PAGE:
Moymoy Palaboy & Roadfill with an appearance of Pinoy Biscuit Blogger DCRJ (Dr. Dan C. Rivera, Jr.) in the music video 'Rugby Boy' from the moymoypalaboy 'Uploaded' Album CD/DVD Moymoy Palaboy & Roadfill at DCRJ's clinic January 30, 2009


Wednesday, May 6, 2009

MANNY PACQUIAO's Star-Studded Victory Party at the CONGA ROOM in LOS ANGELES - Videos Aired May 6, 2009

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The boxer known as 'Pac-Man' follows his Hatton knockout by singing in downtown L.A. -- after the Laker game, of course. Why not? He's already released a couple of singles in the Philippines.

By Yvonne Villarreal
May 6, 2009

Manny "Pac-Man" Pacquiao may be called the world's top pound-for-pound boxer, especially after a second-round knockout victory against Ricky "The Hitman" Hatton over the weekend in Las Vegas. But Monday night he was, pound-for-pound, the greatest singer in the world -- at least to some of those in attendance at the Conga Room in downtown Los Angeles to celebrate his victory.

"Tonight he can sing all night," trainer Freddie Roach said at the event benefiting the Manny Pacquiao Foundation, which supports underprivileged individuals in the Philippines. "You fight hard, you get to have fun . . . but not too much."



Projection screens in the Latin-infused nightclub showed boxing footage of Pacquiao as hundreds crowded the floor in anticipation of the International Boxing Organization and Ring magazine's world junior-welterweight champion. With Pacquiao scheduled to sing at 9 p.m., some drank and others danced as they waited. And waited.

But the 30-year-old Filipino boxing superstar was late to his own party because, like many Angelenos on Monday night, he was watching the Lakers take on the Houston Rockets in Game 1 of their Western Conference semifinal series -- just across the way from the Conga Room, in the crowd at Staples Center.

It wasn't long before fans -- some wearing shirts with Pacquiao's face emblazoned on them -- began chanting, "Manny! Manny! Manny!" By 11:30 p.m., the People's Champion (another of his many nicknames) had arrived. His first stop: the stage.



Outfitted in a cream-colored suit jacket and jeans, and surrounded by his entourage and fans, Pacquiao grabbed a mike and unleashed his vocal flair -- no match for his powerful left hook, but still displayed on numerous YouTube videos -- alongside Filipino singer Lito Camo. A sea of brightly lighted cellphone screens and camera flashes filled the space as Pacquiao crooned "Lahing Pinoy," which also served as his entrance song for his fight with Hatton:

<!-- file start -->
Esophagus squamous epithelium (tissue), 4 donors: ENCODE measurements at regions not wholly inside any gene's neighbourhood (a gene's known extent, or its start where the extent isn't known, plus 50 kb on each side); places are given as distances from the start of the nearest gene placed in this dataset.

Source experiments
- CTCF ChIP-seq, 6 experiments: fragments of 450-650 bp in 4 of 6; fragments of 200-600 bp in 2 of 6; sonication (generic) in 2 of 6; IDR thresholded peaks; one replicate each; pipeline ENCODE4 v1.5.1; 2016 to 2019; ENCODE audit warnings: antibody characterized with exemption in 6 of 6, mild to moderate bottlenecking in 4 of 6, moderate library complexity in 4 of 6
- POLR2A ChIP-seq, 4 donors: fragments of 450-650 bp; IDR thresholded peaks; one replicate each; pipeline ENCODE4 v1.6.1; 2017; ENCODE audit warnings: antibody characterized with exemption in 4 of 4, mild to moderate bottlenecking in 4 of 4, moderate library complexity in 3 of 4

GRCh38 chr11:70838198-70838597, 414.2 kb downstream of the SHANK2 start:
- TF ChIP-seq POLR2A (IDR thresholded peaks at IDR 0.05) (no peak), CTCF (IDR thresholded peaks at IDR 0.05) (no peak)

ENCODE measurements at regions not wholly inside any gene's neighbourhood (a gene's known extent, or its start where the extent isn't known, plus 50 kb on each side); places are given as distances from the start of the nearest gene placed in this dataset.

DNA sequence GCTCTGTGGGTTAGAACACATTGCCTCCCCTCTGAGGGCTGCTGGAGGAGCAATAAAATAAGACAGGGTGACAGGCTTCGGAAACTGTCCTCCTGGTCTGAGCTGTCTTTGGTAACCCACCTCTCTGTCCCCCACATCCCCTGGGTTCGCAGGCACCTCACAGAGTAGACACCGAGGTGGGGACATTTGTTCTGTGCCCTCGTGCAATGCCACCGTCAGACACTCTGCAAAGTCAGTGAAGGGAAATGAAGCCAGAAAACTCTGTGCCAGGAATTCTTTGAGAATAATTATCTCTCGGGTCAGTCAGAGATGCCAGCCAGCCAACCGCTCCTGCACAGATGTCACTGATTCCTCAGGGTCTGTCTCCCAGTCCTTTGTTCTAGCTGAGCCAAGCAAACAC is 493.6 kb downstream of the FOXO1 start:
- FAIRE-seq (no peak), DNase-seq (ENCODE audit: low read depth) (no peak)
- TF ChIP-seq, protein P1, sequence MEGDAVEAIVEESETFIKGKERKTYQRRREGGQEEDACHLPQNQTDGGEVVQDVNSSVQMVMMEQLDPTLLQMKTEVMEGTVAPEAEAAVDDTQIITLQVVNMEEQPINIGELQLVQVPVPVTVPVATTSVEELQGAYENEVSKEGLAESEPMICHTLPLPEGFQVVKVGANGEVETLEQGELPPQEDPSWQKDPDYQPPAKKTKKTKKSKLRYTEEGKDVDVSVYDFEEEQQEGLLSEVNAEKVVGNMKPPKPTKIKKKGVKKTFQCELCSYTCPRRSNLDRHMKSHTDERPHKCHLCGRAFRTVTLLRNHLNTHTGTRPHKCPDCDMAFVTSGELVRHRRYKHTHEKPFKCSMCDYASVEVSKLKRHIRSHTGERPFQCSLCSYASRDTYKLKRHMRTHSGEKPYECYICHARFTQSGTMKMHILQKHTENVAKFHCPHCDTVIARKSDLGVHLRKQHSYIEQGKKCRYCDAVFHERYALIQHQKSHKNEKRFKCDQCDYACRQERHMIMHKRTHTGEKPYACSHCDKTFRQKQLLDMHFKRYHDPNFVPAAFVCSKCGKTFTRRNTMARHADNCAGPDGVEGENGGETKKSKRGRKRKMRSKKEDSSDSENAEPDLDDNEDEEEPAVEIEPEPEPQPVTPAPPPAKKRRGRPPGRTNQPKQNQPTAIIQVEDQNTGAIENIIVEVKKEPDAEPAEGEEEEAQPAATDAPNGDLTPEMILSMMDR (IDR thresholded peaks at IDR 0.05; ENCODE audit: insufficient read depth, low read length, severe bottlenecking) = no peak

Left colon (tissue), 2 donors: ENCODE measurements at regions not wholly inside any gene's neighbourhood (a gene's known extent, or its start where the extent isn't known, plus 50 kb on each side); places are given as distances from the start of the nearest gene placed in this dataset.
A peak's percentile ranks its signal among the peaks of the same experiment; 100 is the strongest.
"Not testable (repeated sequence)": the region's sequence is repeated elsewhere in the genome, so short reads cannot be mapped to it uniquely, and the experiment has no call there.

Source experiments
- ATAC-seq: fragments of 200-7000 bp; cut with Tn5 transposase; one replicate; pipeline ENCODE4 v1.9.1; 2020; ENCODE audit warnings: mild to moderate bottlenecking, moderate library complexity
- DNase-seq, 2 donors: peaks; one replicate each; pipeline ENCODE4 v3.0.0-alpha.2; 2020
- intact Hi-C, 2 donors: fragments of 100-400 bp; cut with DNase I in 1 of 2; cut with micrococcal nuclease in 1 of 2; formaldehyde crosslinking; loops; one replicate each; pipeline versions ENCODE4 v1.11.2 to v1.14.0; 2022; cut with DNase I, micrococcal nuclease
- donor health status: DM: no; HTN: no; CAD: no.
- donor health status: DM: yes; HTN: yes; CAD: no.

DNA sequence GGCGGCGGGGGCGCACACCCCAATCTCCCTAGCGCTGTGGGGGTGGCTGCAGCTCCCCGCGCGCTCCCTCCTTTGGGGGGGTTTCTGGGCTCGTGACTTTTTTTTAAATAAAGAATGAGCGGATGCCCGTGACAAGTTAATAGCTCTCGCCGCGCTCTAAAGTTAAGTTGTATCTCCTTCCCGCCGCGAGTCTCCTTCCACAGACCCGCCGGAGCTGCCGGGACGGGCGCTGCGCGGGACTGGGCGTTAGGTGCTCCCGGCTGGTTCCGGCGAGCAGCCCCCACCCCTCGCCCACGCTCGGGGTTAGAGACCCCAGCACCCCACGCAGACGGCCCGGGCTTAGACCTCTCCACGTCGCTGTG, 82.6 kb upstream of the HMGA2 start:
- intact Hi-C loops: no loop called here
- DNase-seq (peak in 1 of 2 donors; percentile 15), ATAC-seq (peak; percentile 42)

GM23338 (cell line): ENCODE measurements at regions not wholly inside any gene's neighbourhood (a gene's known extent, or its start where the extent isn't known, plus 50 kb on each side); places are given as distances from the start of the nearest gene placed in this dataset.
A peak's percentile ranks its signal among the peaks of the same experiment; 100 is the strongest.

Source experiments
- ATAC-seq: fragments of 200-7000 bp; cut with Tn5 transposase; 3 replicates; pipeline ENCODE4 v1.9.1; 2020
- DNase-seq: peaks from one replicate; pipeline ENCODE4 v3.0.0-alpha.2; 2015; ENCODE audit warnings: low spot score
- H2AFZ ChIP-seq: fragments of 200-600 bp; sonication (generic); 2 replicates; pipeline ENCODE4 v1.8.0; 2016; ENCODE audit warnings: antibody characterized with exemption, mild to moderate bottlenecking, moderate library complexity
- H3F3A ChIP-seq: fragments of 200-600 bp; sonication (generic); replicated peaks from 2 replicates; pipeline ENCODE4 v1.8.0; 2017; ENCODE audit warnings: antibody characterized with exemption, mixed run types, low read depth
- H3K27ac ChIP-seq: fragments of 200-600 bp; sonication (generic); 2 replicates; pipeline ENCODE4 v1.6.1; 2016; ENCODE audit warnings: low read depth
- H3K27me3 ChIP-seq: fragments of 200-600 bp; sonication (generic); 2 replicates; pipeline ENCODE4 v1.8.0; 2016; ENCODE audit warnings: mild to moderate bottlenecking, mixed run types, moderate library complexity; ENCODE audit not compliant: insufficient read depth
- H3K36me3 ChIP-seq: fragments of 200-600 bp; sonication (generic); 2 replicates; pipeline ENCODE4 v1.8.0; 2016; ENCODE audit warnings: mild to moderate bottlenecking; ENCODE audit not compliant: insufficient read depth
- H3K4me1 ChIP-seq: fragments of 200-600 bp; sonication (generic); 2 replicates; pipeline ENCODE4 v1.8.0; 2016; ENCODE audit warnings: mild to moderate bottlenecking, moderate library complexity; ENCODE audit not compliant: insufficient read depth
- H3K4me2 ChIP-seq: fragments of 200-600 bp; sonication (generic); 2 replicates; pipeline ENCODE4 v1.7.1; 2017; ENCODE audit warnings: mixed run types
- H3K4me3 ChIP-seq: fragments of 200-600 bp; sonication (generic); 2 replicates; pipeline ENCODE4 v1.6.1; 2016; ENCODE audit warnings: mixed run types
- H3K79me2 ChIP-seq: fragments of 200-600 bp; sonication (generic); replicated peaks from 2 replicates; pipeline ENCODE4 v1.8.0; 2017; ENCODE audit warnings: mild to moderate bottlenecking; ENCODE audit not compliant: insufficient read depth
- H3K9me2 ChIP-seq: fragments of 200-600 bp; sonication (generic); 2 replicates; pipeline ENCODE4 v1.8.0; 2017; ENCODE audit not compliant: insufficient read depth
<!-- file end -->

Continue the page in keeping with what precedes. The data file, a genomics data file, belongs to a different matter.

"Sumigaw ang pinoy -- HOY!!

Ang lahat ng pinoy -- HOY!!

Ang lahi ng pinoy sa mundo

Pilipino"

Fans sang the song, which celebrates Filipino pride, along with their icon.

"We just recorded that before the fight," Pacquiao said, addressing the mostly Filipino crowd. "Next time I'm going to make an English song for everyone."

Pacquiao's global reach isn't limited to jabs and punches. His performance Monday night hinted at stardom outside the ring; in the Philippines, he's already previously released two songs. And he wouldn't be the first boxing powerhouse to venture into entertainment.

Sugar Ray Robinson unsuccessfully attempted a career as an entertainer after his boxing career ended. Two-time world heavyweight boxing champion George Foreman, now a successful businessman perhaps best known for the George Foreman brand grills, briefly starred in his own sitcom on ABC, "George." And, in 2000, Oscar de la Hoya released a self-titled Latin pop album that was nominated for a Grammy.

If the roar of Pacquiao's fans during his performance is any indication, there are plenty of people who would flock to buy a future album release.

"Not only is he a good athlete, but he's a great entertainer," said Robert Lyons, 51, a fan from Rancho Palos Verdes. "He has a way of capturing the hearts of everyone. It's great to see . . . and it's now great to listen."

Listen they did. Shortly after midnight, Apple from the Black Eyed Peas got behind the DJ booth and, as 1 a.m. neared, Pacquiao joined him onstage for another round of vocal bobbing and weaving. During the half-hour set, he performed the song he's most famous for, "Para Sa Iyo," and three other songs from an album scheduled to be released in the Philippines before the end of the year.

The crowd was his.

Victorious in the ring. Now, at least for one night, victorious on the stage.

article source: latimes.com

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